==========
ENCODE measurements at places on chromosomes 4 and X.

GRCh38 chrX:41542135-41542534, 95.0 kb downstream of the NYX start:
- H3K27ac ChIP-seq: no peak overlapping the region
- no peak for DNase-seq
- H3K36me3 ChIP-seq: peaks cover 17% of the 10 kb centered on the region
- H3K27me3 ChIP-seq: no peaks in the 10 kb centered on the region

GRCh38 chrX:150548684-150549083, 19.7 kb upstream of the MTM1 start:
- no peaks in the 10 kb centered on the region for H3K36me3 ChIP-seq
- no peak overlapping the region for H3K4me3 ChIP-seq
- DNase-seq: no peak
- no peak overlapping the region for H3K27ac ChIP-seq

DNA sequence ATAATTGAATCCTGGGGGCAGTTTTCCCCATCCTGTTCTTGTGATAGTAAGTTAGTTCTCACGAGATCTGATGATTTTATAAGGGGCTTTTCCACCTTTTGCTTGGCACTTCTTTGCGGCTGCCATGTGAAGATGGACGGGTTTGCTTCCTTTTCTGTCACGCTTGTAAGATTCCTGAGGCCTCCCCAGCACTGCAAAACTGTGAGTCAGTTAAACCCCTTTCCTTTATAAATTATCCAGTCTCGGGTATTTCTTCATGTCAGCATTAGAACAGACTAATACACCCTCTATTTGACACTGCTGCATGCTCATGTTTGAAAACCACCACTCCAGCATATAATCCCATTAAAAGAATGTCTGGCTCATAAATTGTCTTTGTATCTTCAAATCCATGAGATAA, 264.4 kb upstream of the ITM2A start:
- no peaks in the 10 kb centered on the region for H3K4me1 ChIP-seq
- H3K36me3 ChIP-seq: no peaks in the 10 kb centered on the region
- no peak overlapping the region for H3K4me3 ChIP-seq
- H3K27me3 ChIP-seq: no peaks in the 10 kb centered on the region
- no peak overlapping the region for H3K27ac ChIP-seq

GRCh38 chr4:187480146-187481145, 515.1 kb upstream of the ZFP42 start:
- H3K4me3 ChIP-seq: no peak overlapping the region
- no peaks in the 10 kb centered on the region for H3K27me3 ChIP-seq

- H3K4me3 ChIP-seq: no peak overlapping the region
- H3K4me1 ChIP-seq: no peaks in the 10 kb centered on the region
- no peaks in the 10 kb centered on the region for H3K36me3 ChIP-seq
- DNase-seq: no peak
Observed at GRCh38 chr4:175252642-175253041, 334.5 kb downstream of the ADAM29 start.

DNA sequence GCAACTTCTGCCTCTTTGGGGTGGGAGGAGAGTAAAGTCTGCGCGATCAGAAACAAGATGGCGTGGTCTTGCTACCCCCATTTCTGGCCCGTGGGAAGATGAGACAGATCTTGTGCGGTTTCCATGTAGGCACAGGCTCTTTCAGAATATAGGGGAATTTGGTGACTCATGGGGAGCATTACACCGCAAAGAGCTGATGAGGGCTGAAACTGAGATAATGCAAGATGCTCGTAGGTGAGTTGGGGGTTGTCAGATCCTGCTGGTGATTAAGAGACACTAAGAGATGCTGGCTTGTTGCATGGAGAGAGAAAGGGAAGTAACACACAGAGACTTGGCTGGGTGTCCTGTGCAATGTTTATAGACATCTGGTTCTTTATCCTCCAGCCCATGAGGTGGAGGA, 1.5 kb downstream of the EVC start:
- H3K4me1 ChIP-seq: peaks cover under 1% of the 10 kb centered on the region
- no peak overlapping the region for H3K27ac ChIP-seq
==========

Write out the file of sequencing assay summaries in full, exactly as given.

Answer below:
ENCODE measurements at places on chromosomes 4 and X.

GRCh38 chrX:41542135-41542534, 95.0 kb downstream of the NYX start:
- H3K27ac ChIP-seq: no peak overlapping the region
- no peak for DNase-seq
- H3K36me3 ChIP-seq: peaks cover 17% of the 10 kb centered on the region
- H3K27me3 ChIP-seq: no peaks in the 10 kb centered on the region

GRCh38 chrX:150548684-150549083, 19.7 kb upstream of the MTM1 start:
- no peaks in the 10 kb centered on the region for H3K36me3 ChIP-seq
- no peak overlapping the region for H3K4me3 ChIP-seq
- DNase-seq: no peak
- no peak overlapping the region for H3K27ac ChIP-seq

DNA sequence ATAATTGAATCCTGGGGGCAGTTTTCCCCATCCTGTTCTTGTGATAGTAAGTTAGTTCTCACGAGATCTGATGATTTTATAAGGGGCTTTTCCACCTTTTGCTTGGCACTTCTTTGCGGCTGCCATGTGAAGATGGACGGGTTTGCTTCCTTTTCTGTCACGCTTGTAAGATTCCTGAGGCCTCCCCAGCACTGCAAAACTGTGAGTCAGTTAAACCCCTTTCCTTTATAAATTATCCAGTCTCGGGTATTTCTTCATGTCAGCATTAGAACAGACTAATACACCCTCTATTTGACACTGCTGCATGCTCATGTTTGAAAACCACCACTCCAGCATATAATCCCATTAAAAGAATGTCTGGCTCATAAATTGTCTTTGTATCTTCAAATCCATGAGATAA, 264.4 kb upstream of the ITM2A start:
- no peaks in the 10 kb centered on the region for H3K4me1 ChIP-seq
- H3K36me3 ChIP-seq: no peaks in the 10 kb centered on the region
- no peak overlapping the region for H3K4me3 ChIP-seq
- H3K27me3 ChIP-seq: no peaks in the 10 kb centered on the region
- no peak overlapping the region for H3K27ac ChIP-seq

GRCh38 chr4:187480146-187481145, 515.1 kb upstream of the ZFP42 start:
- H3K4me3 ChIP-seq: no peak overlapping the region
- no peaks in the 10 kb centered on the region for H3K27me3 ChIP-seq

- H3K4me3 ChIP-seq: no peak overlapping the region
- H3K4me1 ChIP-seq: no peaks in the 10 kb centered on the region
- no peaks in the 10 kb centered on the region for H3K36me3 ChIP-seq
- DNase-seq: no peak
Observed at GRCh38 chr4:175252642-175253041, 334.5 kb downstream of the ADAM29 start.

DNA sequence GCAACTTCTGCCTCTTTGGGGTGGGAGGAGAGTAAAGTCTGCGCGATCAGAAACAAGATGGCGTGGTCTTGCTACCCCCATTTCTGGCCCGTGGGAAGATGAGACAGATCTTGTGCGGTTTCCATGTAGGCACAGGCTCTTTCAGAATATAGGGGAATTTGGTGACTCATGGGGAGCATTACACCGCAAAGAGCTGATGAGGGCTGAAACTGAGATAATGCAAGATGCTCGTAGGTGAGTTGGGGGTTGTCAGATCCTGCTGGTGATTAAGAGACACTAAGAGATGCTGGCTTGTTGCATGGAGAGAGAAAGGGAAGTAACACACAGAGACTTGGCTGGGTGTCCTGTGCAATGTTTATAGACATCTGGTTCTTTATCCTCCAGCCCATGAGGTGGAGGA, 1.5 kb downstream of the EVC start:
- H3K4me1 ChIP-seq: peaks cover under 1% of the 10 kb centered on the region
- no peak overlapping the region for H3K27ac ChIP-seq